I’ve gotten tons of questions lately from people who want to know my view on the new TLC show, “Extreme Couponing.” I want to share that with you today, but first, I want to be sure that you’re keeping in mind that this show, like every other, is motivated by ratings. The “extreme” nature is sure to attract viewers, and viewers attract ratings, which are the bottom line for any network.
Everything the extreme shopper puts in his or her cart is an advertisement for some company or brand, plus the store itself is getting publicity, not to mention the paid commercial slots for the show. Keeping that in mind, here’s what most stores (unless you walk in with video cameras) are not going to let you do:
Tie up a checkout line for five hours.
Accept massive quantities of the same coupon.
Double coupons past the value of the item (i.e. moneymakers – this doesn’t always happen, it depends on the store).
Allow the purchase of unlimited quantities on specials.
Define Stockpile. Seeing the vast amounts of goods that the extreme couponers have stockpiled skews the picture of what a normal, healthy stockpile is. There are food pantries in America’s major cities that can’t compete with what some single families have stored in their homes (as revealed by the show). So what should a stockpile look like?
Different. My family’s needs (2 adults, 2 small children) are going to be different from a single person’s needs, or a family with teenagers. I teach people to buy enough of a sale item to get you through to the next sale. For example, when Kroger has a $10/10 sale on peanut butter, a family that loves peanut butter should purchase at least ten, or enough to get you through the next 3-4 months until it goes on sale again. (Check out my post, How to Start Stockpiling.)
Contained. Clearly, if you don’t have room in your home for anymore stuff, it’s time to stop stockpiling. If you’ve come to a point where you don’t have a family room because the grocery stockpile has taken over, it’s time to stop. When you are putting food and miscellaneous items in rooms in your home that can no longer function as they were intended, then where is the quality of life for your family? What are you teaching your children about what is important?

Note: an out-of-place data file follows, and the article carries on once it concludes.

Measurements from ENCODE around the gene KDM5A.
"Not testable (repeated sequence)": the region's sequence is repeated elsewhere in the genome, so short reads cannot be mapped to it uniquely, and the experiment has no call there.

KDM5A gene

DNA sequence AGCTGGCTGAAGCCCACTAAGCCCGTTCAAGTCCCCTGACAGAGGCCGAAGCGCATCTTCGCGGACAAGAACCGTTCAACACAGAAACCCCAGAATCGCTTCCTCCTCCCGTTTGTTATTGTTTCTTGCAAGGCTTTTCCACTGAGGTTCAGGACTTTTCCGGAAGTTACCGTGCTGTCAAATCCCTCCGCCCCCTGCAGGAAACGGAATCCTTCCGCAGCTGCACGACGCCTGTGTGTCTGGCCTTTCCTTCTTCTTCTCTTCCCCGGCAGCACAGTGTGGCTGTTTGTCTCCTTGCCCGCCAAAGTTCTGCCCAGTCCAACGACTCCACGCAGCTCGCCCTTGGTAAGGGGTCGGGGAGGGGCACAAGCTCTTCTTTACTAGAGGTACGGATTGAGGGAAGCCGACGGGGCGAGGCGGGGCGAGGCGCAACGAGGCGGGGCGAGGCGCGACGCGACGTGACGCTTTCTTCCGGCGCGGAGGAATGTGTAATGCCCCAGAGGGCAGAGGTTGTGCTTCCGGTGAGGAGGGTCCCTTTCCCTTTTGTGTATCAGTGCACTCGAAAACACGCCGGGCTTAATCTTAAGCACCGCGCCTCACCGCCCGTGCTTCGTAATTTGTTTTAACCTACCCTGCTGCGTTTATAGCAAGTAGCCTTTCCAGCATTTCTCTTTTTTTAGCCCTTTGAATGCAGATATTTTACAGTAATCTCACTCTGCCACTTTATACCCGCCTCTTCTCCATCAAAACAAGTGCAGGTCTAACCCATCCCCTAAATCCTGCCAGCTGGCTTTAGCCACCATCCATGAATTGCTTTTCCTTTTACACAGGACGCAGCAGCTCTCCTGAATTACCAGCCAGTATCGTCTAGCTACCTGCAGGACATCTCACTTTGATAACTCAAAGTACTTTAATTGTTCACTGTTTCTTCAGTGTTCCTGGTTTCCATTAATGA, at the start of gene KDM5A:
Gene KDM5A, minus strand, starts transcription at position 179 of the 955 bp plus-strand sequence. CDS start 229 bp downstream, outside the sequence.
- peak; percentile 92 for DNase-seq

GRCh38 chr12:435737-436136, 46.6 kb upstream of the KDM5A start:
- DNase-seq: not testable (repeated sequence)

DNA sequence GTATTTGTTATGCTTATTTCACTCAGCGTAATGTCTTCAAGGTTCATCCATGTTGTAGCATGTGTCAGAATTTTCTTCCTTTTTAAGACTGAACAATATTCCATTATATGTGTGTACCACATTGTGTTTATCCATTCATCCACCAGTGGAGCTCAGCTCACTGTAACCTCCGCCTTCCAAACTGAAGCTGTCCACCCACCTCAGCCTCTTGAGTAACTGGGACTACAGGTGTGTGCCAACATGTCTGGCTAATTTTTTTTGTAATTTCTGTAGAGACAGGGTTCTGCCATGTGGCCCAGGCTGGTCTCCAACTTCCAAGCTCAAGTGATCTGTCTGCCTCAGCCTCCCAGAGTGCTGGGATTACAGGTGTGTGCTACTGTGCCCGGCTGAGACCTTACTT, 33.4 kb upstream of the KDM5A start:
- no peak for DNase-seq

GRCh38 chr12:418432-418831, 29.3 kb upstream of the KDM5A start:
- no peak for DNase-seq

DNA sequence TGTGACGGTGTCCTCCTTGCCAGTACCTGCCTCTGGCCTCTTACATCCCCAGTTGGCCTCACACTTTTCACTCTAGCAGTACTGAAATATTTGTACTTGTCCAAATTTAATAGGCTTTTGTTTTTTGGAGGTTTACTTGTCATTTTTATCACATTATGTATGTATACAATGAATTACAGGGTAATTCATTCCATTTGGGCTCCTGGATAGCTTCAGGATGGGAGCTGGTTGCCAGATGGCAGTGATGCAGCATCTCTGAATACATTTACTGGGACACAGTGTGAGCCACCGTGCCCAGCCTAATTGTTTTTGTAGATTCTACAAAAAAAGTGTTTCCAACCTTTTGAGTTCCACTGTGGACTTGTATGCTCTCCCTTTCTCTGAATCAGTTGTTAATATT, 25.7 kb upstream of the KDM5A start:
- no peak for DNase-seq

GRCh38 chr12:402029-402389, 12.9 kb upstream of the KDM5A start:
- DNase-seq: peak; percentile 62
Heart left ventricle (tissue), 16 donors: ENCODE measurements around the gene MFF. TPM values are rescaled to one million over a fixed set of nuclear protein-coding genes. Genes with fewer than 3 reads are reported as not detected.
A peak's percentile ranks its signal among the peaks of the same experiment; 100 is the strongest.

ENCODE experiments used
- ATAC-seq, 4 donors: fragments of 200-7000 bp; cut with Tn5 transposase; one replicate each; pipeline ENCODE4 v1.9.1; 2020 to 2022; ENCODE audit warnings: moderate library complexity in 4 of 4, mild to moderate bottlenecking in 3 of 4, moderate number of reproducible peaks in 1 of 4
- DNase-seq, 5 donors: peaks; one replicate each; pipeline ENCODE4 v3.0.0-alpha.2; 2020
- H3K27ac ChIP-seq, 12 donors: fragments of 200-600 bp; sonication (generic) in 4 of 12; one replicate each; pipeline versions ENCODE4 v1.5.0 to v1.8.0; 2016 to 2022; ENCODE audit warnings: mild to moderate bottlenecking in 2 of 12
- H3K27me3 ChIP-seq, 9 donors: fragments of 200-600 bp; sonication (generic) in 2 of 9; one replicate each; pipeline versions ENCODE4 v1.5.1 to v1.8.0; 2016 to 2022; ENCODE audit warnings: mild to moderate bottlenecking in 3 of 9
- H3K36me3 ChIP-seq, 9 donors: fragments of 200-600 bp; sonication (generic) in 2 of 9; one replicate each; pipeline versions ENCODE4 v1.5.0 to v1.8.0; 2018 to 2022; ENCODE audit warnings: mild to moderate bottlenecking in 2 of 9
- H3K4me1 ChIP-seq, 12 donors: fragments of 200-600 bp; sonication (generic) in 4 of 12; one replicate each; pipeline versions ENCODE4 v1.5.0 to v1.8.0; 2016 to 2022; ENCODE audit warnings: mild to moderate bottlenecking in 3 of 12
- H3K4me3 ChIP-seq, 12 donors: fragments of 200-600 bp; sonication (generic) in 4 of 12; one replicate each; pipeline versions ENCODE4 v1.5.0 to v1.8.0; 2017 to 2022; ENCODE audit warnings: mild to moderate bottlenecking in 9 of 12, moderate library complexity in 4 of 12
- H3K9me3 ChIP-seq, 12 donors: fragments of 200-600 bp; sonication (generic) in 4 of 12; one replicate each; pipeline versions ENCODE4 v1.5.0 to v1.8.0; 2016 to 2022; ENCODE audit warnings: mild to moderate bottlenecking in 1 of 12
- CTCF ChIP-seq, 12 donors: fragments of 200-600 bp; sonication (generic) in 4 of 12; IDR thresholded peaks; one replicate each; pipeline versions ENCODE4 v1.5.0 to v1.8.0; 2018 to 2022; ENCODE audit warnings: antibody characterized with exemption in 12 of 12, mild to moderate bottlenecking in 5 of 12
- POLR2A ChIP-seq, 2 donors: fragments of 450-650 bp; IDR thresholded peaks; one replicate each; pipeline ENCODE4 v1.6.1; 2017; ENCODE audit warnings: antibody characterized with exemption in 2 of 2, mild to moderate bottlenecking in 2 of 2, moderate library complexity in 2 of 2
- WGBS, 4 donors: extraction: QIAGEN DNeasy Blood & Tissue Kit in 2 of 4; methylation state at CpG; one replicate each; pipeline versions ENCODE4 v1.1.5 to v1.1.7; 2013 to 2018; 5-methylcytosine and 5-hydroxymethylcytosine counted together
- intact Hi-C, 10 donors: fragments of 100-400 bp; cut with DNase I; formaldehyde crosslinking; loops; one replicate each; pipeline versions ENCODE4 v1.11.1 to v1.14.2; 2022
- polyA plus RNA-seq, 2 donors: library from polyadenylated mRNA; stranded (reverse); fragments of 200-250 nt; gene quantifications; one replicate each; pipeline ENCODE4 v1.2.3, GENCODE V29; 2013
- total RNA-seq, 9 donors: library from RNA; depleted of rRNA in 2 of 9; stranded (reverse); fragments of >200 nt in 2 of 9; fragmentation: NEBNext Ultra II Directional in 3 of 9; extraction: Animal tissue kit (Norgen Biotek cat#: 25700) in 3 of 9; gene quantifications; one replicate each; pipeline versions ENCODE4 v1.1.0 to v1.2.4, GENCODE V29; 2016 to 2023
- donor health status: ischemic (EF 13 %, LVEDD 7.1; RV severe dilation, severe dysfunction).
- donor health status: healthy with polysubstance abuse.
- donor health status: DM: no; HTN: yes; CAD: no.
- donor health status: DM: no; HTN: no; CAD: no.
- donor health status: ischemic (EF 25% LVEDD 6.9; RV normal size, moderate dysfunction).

Generous. We keep a box out in our garage where we “stockpile” for the next trip to our local food bank. I will put items in that box—not even carrying them into the house—after each grocery trip. When that box is full, it is given away.
Time is money. An extreme stockpile is a testimony to accomplishment. But think about it: All the time and effort spent in getting all that stuff—stuff you don’t need—is just sitting there. You could spend half the amount of time, money, and energy in purchasing the items your family really needs.
Honestly, you don’t have to spend all that time couponing. Couponing is definitely a great way to save money, but there are lots of other ways too! You have to think about your lifestyle, and you have to think about your family. For example, do you want to eat more healthfully? Is a family member restricted to an organic or gluten-free diet? Then you’re not going to find as many coupons. You’ll save the most money by purchasing what’s in season and on sale. And you may save more money by shopping at more than one store.
Remember: Just because you have a coupon for it, doesn’t mean you need to get it. (Last year I wrote this post on Couponing Ethics.)
Have you seen the show? What are your thoughts?
More Posts to Help You Get Started:
Read the follow-up to this post: TLC’s Extreme Couponing Show Brings Coupon Policy Changes
photo credit: Getty Images